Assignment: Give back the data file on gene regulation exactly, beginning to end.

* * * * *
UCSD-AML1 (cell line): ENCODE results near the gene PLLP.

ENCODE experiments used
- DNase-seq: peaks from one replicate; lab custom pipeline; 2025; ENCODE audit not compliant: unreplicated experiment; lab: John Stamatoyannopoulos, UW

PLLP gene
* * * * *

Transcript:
UCSD-AML1 (cell line): ENCODE results near the gene PLLP.

ENCODE experiments used
- DNase-seq: peaks from one replicate; lab custom pipeline; 2025; ENCODE audit not compliant: unreplicated experiment; lab: John Stamatoyannopoulos, UW

PLLP gene